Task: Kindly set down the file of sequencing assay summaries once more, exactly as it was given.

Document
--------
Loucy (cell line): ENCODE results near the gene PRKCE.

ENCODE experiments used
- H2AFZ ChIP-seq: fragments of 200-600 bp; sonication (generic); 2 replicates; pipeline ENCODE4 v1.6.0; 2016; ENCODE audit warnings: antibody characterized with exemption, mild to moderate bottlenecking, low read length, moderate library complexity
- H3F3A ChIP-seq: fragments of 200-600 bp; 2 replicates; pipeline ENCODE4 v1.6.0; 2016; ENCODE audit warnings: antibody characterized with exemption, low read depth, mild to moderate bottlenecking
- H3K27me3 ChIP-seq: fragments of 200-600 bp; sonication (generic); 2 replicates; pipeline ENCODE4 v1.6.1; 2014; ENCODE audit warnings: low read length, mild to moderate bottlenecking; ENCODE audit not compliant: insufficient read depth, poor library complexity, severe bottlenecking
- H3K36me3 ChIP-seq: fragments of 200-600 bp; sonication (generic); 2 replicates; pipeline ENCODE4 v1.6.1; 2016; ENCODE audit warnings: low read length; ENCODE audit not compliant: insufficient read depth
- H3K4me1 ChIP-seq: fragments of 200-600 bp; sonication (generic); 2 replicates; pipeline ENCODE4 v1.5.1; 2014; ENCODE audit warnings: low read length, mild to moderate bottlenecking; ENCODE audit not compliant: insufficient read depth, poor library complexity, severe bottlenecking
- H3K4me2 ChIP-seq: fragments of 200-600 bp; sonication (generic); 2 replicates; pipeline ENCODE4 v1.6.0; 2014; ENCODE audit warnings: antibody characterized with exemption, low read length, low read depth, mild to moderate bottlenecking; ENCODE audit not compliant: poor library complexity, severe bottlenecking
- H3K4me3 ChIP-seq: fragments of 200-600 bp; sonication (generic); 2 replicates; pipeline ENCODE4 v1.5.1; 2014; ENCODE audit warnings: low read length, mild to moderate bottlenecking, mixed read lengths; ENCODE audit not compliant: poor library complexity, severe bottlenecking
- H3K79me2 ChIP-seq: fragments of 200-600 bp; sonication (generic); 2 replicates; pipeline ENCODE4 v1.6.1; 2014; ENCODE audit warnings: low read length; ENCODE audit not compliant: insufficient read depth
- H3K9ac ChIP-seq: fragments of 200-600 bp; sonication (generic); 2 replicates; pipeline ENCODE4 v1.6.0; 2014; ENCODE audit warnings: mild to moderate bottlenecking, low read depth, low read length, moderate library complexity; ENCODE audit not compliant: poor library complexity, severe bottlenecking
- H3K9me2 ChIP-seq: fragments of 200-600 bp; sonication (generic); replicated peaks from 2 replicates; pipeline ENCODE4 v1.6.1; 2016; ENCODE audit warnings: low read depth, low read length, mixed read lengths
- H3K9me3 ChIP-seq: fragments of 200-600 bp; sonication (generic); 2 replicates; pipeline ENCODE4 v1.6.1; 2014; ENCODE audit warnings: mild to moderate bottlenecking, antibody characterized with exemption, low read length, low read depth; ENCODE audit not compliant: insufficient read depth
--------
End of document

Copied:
Loucy (cell line): ENCODE results near the gene PRKCE.

ENCODE experiments used
- H2AFZ ChIP-seq: fragments of 200-600 bp; sonication (generic); 2 replicates; pipeline ENCODE4 v1.6.0; 2016; ENCODE audit warnings: antibody characterized with exemption, mild to moderate bottlenecking, low read length, moderate library complexity
- H3F3A ChIP-seq: fragments of 200-600 bp; 2 replicates; pipeline ENCODE4 v1.6.0; 2016; ENCODE audit warnings: antibody characterized with exemption, low read depth, mild to moderate bottlenecking
- H3K27me3 ChIP-seq: fragments of 200-600 bp; sonication (generic); 2 replicates; pipeline ENCODE4 v1.6.1; 2014; ENCODE audit warnings: low read length, mild to moderate bottlenecking; ENCODE audit not compliant: insufficient read depth, poor library complexity, severe bottlenecking
- H3K36me3 ChIP-seq: fragments of 200-600 bp; sonication (generic); 2 replicates; pipeline ENCODE4 v1.6.1; 2016; ENCODE audit warnings: low read length; ENCODE audit not compliant: insufficient read depth
- H3K4me1 ChIP-seq: fragments of 200-600 bp; sonication (generic); 2 replicates; pipeline ENCODE4 v1.5.1; 2014; ENCODE audit warnings: low read length, mild to moderate bottlenecking; ENCODE audit not compliant: insufficient read depth, poor library complexity, severe bottlenecking
- H3K4me2 ChIP-seq: fragments of 200-600 bp; sonication (generic); 2 replicates; pipeline ENCODE4 v1.6.0; 2014; ENCODE audit warnings: antibody characterized with exemption, low read length, low read depth, mild to moderate bottlenecking; ENCODE audit not compliant: poor library complexity, severe bottlenecking
- H3K4me3 ChIP-seq: fragments of 200-600 bp; sonication (generic); 2 replicates; pipeline ENCODE4 v1.5.1; 2014; ENCODE audit warnings: low read length, mild to moderate bottlenecking, mixed read lengths; ENCODE audit not compliant: poor library complexity, severe bottlenecking
- H3K79me2 ChIP-seq: fragments of 200-600 bp; sonication (generic); 2 replicates; pipeline ENCODE4 v1.6.1; 2014; ENCODE audit warnings: low read length; ENCODE audit not compliant: insufficient read depth
- H3K9ac ChIP-seq: fragments of 200-600 bp; sonication (generic); 2 replicates; pipeline ENCODE4 v1.6.0; 2014; ENCODE audit warnings: mild to moderate bottlenecking, low read depth, low read length, moderate library complexity; ENCODE audit not compliant: poor library complexity, severe bottlenecking
- H3K9me2 ChIP-seq: fragments of 200-600 bp; sonication (generic); replicated peaks from 2 replicates; pipeline ENCODE4 v1.6.1; 2016; ENCODE audit warnings: low read depth, low read length, mixed read lengths
- H3K9me3 ChIP-seq: fragments of 200-600 bp; sonication (generic); 2 replicates; pipeline ENCODE4 v1.6.1; 2014; ENCODE audit warnings: mild to moderate bottlenecking, antibody characterized with exemption, low read length, low read depth; ENCODE audit not compliant: insufficient read depth